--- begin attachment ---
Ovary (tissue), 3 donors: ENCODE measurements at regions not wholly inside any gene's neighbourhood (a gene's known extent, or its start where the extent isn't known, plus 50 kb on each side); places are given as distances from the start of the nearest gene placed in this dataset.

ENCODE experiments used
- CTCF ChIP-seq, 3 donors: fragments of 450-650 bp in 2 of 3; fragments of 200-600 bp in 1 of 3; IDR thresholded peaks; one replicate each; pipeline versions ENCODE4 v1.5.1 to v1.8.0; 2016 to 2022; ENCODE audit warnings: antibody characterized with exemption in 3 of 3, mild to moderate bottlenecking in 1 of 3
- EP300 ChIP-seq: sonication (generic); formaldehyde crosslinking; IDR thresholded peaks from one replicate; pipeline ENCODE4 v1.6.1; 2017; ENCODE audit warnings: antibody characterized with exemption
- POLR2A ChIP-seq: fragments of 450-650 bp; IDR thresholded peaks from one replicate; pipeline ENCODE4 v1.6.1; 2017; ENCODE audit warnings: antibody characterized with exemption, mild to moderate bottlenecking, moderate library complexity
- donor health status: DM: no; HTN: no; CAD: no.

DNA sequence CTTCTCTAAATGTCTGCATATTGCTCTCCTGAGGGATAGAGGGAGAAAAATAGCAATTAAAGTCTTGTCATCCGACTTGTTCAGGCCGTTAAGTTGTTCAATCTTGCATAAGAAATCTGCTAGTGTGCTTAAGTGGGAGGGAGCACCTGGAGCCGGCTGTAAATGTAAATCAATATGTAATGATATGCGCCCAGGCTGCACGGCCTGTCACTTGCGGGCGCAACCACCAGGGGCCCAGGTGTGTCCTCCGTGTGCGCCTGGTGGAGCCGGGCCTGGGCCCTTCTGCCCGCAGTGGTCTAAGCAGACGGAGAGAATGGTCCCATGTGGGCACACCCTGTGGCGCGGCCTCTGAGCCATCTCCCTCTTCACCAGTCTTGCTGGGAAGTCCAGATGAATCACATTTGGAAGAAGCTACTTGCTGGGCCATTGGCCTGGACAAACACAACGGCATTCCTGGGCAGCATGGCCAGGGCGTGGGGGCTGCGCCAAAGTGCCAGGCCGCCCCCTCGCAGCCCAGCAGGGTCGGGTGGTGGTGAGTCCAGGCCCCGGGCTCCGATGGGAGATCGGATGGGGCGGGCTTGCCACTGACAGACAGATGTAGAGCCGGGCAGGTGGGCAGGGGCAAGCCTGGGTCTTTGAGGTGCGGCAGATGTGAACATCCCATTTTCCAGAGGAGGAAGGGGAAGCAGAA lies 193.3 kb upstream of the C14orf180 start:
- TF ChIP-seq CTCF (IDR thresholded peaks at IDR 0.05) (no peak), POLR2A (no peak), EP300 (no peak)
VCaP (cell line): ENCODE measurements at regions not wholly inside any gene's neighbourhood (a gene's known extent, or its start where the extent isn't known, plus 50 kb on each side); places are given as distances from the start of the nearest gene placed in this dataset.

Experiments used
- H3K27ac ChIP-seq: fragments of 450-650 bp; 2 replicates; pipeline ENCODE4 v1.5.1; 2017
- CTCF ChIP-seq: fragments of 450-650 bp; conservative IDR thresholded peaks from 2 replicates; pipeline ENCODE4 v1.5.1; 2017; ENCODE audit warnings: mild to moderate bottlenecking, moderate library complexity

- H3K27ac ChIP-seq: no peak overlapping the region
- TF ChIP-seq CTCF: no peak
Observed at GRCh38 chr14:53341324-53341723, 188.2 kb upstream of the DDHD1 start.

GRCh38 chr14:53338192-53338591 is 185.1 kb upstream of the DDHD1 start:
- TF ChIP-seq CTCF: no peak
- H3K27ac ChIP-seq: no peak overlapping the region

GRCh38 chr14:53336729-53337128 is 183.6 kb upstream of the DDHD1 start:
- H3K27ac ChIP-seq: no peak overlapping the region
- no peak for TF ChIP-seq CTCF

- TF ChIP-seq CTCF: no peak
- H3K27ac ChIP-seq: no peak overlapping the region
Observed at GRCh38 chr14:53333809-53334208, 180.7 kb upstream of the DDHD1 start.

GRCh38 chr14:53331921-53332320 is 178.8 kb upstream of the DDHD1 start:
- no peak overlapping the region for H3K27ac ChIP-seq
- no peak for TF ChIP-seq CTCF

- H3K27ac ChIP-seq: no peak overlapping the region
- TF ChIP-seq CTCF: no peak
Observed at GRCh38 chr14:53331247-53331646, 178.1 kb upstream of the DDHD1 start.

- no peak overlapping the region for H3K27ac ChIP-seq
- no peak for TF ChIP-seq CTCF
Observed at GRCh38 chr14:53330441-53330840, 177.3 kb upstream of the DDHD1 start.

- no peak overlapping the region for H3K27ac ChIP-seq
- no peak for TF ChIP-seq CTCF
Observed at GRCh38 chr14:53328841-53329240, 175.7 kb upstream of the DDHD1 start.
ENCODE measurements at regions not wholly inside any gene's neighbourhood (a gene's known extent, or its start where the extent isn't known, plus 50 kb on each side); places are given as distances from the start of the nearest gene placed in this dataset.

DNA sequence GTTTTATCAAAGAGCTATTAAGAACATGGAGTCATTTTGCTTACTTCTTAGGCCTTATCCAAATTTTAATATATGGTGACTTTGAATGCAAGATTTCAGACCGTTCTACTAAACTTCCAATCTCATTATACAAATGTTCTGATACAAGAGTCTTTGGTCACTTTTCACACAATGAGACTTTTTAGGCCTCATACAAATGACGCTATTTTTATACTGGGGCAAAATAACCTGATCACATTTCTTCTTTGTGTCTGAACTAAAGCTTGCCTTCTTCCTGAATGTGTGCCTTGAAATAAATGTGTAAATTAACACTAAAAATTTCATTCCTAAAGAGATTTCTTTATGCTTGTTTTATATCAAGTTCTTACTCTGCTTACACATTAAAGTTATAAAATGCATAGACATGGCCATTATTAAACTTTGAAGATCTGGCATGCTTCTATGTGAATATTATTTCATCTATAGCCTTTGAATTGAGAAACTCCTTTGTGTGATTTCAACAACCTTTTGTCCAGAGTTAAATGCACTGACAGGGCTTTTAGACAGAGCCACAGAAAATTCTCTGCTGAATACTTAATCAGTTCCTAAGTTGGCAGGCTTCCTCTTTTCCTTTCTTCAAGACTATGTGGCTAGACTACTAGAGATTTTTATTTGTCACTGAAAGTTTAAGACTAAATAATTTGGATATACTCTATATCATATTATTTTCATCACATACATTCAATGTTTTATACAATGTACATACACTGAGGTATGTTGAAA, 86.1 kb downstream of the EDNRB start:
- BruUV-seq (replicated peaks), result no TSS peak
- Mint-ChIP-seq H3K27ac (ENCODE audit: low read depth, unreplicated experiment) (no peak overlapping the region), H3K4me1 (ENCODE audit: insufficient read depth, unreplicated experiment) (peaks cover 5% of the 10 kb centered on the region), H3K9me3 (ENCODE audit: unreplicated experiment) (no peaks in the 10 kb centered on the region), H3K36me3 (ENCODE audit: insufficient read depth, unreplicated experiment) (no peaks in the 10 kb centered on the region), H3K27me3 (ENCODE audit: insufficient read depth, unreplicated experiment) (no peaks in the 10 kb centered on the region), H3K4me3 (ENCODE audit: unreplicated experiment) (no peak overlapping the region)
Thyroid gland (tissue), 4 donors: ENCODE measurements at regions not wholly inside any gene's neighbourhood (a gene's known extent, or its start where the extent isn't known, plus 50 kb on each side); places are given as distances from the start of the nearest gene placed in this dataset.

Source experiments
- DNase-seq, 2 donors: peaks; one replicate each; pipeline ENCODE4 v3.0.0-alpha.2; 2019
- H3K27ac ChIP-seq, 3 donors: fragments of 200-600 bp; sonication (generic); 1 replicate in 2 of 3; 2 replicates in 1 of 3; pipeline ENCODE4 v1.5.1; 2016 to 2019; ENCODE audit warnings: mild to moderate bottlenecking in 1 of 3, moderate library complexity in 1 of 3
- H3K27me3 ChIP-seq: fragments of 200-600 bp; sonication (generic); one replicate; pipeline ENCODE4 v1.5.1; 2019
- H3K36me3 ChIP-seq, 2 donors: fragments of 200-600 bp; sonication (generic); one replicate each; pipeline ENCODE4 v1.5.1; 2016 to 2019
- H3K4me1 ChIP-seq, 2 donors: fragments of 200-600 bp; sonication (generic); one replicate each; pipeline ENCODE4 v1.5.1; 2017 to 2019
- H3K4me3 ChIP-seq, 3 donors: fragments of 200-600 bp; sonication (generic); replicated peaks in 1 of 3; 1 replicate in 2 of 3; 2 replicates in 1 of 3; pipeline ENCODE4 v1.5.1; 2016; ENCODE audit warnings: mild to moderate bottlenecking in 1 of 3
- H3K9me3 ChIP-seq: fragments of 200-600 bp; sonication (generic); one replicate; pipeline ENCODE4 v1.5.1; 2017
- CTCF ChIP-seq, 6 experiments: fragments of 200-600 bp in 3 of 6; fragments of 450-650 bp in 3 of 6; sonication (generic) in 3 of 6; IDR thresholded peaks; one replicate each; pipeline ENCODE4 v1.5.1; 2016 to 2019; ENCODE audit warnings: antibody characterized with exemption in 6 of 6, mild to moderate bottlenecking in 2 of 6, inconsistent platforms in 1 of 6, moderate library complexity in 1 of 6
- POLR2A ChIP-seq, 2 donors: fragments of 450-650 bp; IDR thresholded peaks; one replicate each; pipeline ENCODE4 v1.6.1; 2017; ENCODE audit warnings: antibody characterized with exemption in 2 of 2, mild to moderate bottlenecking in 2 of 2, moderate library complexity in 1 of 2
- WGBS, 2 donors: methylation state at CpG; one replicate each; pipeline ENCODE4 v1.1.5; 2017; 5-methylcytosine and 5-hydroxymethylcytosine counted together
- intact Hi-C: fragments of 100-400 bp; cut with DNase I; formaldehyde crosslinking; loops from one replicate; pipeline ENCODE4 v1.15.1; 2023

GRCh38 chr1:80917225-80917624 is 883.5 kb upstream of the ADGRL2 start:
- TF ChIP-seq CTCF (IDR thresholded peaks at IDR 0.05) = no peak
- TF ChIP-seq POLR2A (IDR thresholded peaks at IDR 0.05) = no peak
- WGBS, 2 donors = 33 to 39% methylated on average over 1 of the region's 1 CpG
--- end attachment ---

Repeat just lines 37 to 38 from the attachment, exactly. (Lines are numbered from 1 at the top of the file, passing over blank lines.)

ENCODE measurements at regions not wholly inside any gene's neighbourhood (a gene's known extent, or its start where the extent isn't known, plus 50 kb on each side); places are given as distances from the start of the nearest gene placed in this dataset.

DNA sequence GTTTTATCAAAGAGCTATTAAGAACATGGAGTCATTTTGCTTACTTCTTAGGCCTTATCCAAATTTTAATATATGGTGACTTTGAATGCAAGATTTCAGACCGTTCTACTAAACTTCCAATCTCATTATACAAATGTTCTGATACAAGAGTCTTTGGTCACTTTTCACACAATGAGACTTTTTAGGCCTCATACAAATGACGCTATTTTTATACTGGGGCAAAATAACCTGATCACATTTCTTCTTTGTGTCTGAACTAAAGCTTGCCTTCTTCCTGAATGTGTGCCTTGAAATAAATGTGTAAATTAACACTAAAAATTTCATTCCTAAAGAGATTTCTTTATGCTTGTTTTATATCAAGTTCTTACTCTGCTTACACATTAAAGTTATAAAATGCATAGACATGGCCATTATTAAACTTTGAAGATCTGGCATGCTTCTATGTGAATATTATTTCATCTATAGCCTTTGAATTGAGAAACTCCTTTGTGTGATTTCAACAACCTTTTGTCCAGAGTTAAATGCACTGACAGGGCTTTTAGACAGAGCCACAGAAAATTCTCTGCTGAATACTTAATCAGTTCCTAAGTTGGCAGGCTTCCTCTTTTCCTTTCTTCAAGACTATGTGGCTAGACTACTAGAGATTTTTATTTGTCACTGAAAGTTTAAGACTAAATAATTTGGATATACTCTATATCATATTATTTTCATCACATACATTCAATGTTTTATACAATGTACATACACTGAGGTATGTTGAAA, 86.1 kb downstream of the EDNRB start: